I agree, would someone please give immigrants some sort of ability to get a work certificate and get on employers’ health care at the very least? Just aside from the moral argument, why we can have a community of people who are, in effect, vital to our economy but not provide other things and remove this “illegal” label and all that goes with it is beyond me.

    Certainly the current system is broken, but I think gov’t is partially contributing, which is why I’m not sure a public option is the answer. Medicare reimbursement rates (way to be anticompetitive, Feds), skyrocketing taxpayer costs, prohibitions on competition, etc. I just wish a more surgical approach was on the table. I’m not opposed to the co-op idea, I guess, as long as it remains limited.

  8. 8 gracieandkate November 9, 2009 at 11:34 am

    Oh, yeah, that’s another thing — why is health care exempt from antitrust regulation? What? So, throw old-fashioned competition out the window there.

    And the thing is — I hear those things, too — about peeps steering away from certain specialties because of insurance costs (I think this is more of a problem in rural, single-private-practice areas), but I need more information. Because I think this is an insurance problem, rather than an actual lawyer/tort problem. I think insurance companies just refuse to cover (or essentially do in that they charge so much) certain practices. But I think that’s because they really don’t have to to make money, so why would they. I don’t know that it’s based in actual risk, but what do I know? Nothing. But, like I said, that doesn’t stop me from writing!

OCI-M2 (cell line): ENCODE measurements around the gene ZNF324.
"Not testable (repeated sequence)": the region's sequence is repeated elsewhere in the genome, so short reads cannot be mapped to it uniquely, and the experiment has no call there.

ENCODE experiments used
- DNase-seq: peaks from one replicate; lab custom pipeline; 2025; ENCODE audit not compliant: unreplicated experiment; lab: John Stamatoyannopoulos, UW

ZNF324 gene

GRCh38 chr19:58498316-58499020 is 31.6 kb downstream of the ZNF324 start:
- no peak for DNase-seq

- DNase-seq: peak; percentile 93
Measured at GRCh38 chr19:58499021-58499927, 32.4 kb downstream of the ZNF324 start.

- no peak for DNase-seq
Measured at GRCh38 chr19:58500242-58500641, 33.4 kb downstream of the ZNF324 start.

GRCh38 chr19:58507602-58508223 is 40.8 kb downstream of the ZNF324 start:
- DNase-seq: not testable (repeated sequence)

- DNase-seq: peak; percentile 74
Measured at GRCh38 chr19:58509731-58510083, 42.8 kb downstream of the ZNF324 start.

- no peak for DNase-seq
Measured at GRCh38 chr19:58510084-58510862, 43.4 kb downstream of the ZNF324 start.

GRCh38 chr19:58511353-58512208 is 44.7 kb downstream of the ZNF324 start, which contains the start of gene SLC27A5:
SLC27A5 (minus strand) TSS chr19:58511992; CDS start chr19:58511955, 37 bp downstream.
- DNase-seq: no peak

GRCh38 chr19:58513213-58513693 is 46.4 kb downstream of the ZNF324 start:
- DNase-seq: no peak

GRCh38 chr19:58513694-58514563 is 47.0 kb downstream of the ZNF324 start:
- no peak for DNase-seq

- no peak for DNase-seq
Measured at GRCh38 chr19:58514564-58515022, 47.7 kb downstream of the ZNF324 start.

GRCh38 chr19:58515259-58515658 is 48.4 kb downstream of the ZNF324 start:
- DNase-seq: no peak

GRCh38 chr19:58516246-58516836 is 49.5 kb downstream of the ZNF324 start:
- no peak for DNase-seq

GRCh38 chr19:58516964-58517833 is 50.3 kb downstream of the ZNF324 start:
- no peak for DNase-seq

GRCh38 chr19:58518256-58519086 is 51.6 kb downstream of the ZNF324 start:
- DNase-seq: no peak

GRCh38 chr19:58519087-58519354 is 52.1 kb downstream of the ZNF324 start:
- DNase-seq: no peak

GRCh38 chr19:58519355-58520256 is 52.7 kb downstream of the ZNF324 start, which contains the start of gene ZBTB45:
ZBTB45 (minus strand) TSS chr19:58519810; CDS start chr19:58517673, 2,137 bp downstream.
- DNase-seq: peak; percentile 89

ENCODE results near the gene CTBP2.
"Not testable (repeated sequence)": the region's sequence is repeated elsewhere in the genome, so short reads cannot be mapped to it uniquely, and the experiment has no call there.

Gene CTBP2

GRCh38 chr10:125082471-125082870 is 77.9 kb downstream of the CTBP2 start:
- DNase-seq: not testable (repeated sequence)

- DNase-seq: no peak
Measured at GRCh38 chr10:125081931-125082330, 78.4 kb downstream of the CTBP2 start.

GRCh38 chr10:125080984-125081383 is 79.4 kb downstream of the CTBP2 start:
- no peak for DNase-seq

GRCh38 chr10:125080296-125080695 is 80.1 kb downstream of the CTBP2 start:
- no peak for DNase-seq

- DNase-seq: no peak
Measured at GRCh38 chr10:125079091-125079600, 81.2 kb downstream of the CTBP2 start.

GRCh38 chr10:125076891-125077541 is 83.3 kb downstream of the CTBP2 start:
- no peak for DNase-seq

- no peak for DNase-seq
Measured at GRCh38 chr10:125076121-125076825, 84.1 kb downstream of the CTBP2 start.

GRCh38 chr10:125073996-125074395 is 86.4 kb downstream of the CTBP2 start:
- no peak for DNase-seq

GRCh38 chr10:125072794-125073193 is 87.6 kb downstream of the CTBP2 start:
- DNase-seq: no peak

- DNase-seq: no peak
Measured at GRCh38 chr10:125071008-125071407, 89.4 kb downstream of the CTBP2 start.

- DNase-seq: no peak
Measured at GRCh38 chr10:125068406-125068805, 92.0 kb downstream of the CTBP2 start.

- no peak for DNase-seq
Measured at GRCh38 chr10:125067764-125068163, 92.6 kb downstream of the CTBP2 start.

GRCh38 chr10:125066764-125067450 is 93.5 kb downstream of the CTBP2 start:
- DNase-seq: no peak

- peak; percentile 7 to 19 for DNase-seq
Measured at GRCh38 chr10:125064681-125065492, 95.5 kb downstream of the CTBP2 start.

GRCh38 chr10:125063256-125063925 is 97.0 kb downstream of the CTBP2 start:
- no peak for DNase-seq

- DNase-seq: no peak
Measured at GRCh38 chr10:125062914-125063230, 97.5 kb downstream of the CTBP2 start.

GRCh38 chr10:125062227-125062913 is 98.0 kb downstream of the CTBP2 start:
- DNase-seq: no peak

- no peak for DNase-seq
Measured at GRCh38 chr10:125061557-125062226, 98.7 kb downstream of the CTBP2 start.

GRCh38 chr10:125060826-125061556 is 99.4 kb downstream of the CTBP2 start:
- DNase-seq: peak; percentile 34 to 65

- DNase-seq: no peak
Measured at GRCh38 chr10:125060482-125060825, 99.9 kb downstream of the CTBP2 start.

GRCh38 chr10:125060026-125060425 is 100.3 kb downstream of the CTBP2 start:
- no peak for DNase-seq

9. 9 Kristin November 9, 2009 at 12:28 pm

    I think I’ve posted this article here before, but I’ve read it a couple of times now, and I think it’s become a bit viral as I often meet people who have also read it. It’s an eye-opening look at costs and how we (as a country) absolutely have to think out of the box to get them down, and how doing that can even result in better care.

    The visual of medical offices as mini-malls is especially chilling to me. Although these did start popping up in Staten Island, where I grew up, in the late 80s early 90s, I don’t think I ever really thought about them too much until I read this article.

    http://a816-healthpsi.nyc.gov/DispensingSiteLocator/mainView.do;jsessionid=1078E48FFFD4046AECE6E973B4205CD2.tomcat1

  10. 10 Kristin November 9, 2009 at 12:30 pm

    Oops! That is a link to where you can get the H1N1 vaccine in NYC, not the article I was talking about. I had just sent it to my pregnant friend Carla. Sorry! Sort of on topic. Here is the article.

    http://www.newyorker.com/reporting/2009/06/01/090601fa_fact_gawande

  11. 11 gracieandkate November 9, 2009 at 12:39 pm

    Yes, I think you have posted that before, but I’m glad you did again because I think it is SUPER interesting and I should reread it. Mucho thanks.

    Now then, totally off topic, but we have our windows open at home. It’s November. You heard that right folks — windows open + Wisconsin = November. Well, not all days in November but today and this weekend. Hooray!

    Ok, back to health care.

    And Carla. How’s she feeling?

  12. 12 Kristin November 9, 2009 at 1:45 pm

    It’s GORGEOUS here! Yesterday too. I didn’t even wear a jacket today. Hurrah.

  13. 13 Mark Baird November 12, 2009 at 1:20 am

    People need to be careful what they wish for or the Chamber of Commerce will take all of our rights away as mine have.

    I have spent hundreds of hours researching this issue. It is a complicated issue but I believe the issue is over blown.

    The one thing I do not get is that they say 85% of the people want some kind of tort reform. If that is the case then why do these people not control themselves when they are on juries.

    I now have to fight two fronts for my son, political and big business with large pockets. In the state of Minnesota their are caps so if this 10 billion company decides to drag this out for years forcing my lawyer to lose money then so be it. They have the deep pockets and I have a middle class income.

    http://www.robertsfight.com